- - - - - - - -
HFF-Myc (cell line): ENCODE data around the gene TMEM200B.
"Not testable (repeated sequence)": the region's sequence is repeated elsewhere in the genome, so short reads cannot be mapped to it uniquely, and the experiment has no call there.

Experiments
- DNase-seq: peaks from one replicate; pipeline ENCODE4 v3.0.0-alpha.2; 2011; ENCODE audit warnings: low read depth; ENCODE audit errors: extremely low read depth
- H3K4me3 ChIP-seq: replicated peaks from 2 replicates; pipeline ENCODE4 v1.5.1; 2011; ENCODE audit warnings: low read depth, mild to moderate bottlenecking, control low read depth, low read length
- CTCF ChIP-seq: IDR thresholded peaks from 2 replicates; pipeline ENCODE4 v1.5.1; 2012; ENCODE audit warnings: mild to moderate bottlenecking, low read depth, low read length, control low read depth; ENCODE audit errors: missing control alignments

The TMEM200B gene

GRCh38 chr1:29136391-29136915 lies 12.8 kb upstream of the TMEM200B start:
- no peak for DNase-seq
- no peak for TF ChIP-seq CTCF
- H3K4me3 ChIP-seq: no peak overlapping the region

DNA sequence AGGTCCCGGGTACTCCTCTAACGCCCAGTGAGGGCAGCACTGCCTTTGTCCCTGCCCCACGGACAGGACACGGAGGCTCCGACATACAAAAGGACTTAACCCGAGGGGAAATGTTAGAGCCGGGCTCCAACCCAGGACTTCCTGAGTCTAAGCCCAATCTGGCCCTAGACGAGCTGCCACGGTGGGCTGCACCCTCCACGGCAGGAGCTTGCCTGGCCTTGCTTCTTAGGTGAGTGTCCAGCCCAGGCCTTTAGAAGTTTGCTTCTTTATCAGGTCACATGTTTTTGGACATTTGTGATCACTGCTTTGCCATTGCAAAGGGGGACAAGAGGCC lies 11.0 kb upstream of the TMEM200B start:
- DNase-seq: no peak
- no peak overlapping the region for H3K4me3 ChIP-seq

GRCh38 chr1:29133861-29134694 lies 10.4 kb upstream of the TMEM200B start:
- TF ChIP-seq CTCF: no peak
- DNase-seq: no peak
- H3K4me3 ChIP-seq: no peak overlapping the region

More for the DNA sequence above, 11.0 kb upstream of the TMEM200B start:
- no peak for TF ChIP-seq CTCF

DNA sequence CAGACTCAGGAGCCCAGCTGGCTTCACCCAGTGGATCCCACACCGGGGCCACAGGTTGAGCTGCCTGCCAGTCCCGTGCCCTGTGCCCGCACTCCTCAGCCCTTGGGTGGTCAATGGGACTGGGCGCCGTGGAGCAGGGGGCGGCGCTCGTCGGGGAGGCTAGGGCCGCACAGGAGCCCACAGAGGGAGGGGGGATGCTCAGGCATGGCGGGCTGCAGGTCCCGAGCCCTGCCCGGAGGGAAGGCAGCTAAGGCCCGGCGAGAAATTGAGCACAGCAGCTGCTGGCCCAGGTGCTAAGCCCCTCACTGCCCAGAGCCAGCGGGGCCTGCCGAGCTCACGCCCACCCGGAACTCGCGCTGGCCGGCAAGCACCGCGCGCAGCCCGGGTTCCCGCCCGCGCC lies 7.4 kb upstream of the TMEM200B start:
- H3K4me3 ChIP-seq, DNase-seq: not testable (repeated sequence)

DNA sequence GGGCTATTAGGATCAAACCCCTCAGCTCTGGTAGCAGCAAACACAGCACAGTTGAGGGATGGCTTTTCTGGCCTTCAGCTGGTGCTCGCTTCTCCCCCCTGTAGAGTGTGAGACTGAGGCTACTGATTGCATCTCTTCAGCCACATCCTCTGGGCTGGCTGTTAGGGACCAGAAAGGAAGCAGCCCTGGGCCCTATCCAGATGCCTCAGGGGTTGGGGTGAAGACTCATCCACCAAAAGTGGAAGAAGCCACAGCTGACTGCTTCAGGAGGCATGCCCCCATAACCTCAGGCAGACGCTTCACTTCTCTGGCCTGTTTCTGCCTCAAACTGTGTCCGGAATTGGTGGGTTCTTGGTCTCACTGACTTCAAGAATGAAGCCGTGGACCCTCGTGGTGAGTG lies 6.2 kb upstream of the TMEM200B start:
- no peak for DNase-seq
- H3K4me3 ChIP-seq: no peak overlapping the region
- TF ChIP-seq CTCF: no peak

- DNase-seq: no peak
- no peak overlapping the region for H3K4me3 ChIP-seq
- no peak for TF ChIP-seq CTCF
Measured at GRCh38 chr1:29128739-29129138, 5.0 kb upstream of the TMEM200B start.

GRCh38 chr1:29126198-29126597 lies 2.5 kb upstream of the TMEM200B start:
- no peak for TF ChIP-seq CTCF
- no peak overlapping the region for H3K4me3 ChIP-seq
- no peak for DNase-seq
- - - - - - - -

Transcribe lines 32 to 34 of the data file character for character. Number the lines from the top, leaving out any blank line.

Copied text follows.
- no peak for TF ChIP-seq CTCF
- no peak overlapping the region for H3K4me3 ChIP-seq
- no peak for DNase-seq